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Avoid these driving distractions and stay safe

Drivers in Oklahoma who occasionally glance down at their cell phones may want to take notice of the startling statistics of distracted driving. In 2018, the Oklahoma Department of Transportation crash statistics found that 8,752 accidents across the state were caused by a distracted driver. Unfortunately, 35 people lost their lives in these accidents and thousands of others were severely injured.

Though cell phones get the majority of the blame for distracted driving, there are other surprising ways that drivers don't pay attention. Those who drive while they are sad or angry are 10 times more likely to crash. While driving to calm music may help improve focus in some drivers, turning up a favorite song loudly and singing along increases the risk of causing an accident.

Red-light cameras save lives but need more public support

The Insurance Institute for Highway Safety recorded more than 800 deaths from red-light running collisions in 2016. Of those fatalities, more than half were pedestrians, bicyclists and occupants in vehicles other than the offender. Residents of Oklahoma should know that installing traffic cameras has long been encouraged as a way for communities to reduce the number of red-light violations and crashes.

For instance, various IIHS studies have found that red-light cameras reduce the number of violations by around 40%. Large cities with cameras see 21% fewer red-light crash deaths than large cities without them. The IIHS discovered that between 2012 and 2018, when the number of communities with red-light cameras went down from 533 to 421, there was an increase of 17% in red-light running collisions.

Study finds hands-free cell phones still create risks

Oklahoma drivers who use a hands-free cell phone might be more likely to engage in other risky behavior as well. According to a study by the company Lytx, drivers often used their hands in these cases to engage in another distracting behavior in addition to talking on the phone, such as eating.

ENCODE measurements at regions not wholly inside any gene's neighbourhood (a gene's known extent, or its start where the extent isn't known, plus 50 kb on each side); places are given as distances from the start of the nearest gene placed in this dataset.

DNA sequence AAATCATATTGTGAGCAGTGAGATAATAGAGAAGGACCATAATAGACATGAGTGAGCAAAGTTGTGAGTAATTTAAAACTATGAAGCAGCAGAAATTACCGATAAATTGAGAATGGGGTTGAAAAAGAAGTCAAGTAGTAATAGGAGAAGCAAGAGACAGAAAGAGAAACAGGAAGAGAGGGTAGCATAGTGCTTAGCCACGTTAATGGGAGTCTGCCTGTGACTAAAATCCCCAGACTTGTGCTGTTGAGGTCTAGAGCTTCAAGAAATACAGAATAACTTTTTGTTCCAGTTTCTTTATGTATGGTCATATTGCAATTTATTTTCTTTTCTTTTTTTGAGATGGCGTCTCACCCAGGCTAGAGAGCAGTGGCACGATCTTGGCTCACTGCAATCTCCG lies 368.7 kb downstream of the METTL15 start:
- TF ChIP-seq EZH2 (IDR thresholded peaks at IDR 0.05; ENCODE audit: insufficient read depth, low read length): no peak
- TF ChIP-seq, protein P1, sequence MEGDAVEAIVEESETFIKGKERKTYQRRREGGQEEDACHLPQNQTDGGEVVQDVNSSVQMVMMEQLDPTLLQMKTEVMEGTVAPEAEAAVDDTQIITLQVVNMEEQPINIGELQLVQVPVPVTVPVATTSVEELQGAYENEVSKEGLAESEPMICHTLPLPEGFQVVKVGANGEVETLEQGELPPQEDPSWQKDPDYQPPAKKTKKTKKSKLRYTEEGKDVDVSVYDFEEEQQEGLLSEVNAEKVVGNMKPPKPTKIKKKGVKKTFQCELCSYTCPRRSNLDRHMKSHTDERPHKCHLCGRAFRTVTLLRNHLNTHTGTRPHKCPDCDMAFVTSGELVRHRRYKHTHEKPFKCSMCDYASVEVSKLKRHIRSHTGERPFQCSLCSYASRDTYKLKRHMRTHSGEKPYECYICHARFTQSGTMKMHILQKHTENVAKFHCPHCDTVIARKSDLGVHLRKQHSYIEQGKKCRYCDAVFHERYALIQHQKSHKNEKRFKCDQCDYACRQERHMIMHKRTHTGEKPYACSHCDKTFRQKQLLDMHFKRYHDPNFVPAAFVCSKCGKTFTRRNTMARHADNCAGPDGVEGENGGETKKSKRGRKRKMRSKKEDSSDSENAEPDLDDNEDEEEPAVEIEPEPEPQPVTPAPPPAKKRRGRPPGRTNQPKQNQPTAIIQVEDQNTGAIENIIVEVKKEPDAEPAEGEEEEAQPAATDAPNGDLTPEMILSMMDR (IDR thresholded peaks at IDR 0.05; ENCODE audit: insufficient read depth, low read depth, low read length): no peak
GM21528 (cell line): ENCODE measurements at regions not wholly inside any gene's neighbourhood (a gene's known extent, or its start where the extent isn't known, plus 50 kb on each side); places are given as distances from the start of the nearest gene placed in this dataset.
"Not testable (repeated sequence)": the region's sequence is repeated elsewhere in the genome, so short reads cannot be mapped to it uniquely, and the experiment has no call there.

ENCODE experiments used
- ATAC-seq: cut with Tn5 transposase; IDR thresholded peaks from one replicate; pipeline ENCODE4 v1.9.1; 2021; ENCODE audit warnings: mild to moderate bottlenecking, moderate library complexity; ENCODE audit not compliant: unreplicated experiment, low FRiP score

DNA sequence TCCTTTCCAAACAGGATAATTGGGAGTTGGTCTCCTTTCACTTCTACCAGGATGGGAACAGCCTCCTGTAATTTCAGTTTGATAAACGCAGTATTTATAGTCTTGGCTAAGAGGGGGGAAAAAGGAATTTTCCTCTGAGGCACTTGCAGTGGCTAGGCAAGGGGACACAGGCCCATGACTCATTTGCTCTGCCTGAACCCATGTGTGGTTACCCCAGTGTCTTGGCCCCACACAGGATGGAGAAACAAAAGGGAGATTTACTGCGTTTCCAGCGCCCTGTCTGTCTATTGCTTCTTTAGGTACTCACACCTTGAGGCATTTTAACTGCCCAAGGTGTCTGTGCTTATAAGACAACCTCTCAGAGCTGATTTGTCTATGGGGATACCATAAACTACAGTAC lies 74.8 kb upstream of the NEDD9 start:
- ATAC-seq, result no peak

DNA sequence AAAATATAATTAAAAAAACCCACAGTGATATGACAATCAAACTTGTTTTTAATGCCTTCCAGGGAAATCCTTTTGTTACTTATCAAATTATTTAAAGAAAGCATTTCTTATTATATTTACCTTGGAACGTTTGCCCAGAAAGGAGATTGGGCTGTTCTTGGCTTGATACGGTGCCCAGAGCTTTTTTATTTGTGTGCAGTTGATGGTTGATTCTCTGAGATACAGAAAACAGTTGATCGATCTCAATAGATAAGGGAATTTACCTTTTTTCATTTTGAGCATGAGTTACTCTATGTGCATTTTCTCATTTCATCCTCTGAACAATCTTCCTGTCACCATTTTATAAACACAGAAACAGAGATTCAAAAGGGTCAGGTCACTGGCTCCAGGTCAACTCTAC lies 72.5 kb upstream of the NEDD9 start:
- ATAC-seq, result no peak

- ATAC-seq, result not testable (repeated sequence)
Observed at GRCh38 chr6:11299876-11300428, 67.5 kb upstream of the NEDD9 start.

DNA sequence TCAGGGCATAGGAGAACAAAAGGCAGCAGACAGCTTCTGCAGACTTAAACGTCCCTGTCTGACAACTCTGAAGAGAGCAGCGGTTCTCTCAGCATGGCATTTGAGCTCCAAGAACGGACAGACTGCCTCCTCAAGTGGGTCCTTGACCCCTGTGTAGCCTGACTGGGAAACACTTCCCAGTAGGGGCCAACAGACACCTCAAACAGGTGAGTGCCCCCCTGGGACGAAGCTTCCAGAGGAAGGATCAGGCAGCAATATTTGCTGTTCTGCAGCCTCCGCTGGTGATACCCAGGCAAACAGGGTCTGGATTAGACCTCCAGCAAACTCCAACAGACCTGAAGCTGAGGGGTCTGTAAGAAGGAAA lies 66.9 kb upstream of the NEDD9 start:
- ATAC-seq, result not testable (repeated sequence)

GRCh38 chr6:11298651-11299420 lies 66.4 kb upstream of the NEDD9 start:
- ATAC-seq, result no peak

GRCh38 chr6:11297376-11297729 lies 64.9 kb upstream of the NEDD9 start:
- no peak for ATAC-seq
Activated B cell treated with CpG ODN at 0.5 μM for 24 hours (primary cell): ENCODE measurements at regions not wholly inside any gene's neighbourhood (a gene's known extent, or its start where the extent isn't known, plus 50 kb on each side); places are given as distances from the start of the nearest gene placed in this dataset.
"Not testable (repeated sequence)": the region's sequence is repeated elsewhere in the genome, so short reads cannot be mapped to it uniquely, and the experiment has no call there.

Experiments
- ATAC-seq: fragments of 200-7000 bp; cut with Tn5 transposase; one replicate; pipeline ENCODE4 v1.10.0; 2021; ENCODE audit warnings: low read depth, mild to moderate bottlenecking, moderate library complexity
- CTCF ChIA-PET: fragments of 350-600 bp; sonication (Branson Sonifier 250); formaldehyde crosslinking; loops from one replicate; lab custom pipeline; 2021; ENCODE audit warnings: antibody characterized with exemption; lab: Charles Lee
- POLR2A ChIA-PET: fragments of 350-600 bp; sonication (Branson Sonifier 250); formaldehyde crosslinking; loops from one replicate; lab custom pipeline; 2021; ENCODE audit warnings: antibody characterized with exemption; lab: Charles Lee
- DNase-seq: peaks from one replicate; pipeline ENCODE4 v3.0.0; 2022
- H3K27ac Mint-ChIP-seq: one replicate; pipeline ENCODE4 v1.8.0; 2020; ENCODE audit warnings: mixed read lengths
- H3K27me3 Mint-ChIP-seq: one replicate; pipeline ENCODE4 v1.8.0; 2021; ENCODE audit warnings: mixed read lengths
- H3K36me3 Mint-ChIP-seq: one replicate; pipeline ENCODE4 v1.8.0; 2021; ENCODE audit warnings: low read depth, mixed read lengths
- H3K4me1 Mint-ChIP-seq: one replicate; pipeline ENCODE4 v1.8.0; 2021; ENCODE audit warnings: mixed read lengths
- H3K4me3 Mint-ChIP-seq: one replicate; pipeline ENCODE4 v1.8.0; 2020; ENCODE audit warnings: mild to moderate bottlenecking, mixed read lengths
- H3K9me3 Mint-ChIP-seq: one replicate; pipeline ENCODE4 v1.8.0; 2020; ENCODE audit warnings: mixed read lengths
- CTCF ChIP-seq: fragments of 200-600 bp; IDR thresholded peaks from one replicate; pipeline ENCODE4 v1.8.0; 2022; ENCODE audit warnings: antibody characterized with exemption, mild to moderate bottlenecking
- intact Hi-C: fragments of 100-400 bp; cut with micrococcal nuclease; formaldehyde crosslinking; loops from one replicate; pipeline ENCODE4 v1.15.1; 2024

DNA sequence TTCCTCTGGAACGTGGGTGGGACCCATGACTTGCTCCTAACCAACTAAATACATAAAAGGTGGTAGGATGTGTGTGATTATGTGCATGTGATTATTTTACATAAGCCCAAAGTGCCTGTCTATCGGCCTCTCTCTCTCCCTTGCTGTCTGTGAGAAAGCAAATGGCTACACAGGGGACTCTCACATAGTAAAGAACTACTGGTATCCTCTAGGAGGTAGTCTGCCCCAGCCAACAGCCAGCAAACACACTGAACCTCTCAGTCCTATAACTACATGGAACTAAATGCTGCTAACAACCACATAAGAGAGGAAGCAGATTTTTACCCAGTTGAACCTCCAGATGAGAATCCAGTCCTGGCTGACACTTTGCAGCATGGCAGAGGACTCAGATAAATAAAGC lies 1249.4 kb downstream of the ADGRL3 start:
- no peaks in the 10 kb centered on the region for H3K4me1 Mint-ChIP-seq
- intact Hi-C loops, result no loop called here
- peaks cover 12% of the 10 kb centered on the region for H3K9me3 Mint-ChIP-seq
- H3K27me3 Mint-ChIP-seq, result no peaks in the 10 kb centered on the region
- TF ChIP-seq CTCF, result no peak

About nine fatalities per day happen in the United States because of distracted driving. It is the second-leading cause of deadly driver-caused truck accidents. However, many people do not realize that when they add a second distraction to the already-distracting activity of talking on a cell phone, even a hands-free one, their risk of having an accident goes up as well. The study also identified other unsafe behaviors that were correlated. For example, drivers who tended to not put on a seat belt were also more likely to follow the vehicle in front of them too closely and to eat while driving.

Too many Americans are driving drowsy, AASM survey finds

Drowsy driving is 100% preventable, and so it is an act of negligence when one engages in it. Every year in Oklahoma and across the U.S., drowsy driving leads to an average of 328,000 auto accidents, 6,400 of which are fatal. This is according to a report from the AAA Foundation for Traffic Safety.

As for just how many Americans are driving drowsy, one can get a good idea from the results of a survey from the American Academy of Sleep Medicine. A total of 2,003 U.S. adults responded to the AASM's Sleep Prioritization Survey, and 45% admitted that they have had to struggle to stay awake behind the wheel. The trend is considered a public health concern.

AAA finds increased car accidents with automated safety devices

Progress toward fully automated vehicles, like any other technological innovation, relies upon stepping stones. In this case, the steps are the implementation of sensor technology in partially automated systems that provide safety assistance to drivers. But what happens when the safety system actually decreases safety? Research by industry groups found that some of the more popular safety devices relying on partial automation technology could be placing Oklahoma drivers at a higher risk of a car accident.

A study by the AAA Foundation for Traffic Safety singled out two safety options for scrutiny. Lane-keeping assistance provides gentle redirection of the steering wheel based on sensor feedback. This helps inform the driver of the possible need for more corrective action to avoid car accidents. Adaptive cruise control adjusts vehicle speed using sensors that monitor the proximity of other vehicles in front of the car.

New cars may soon detect alcohol on drivers' breaths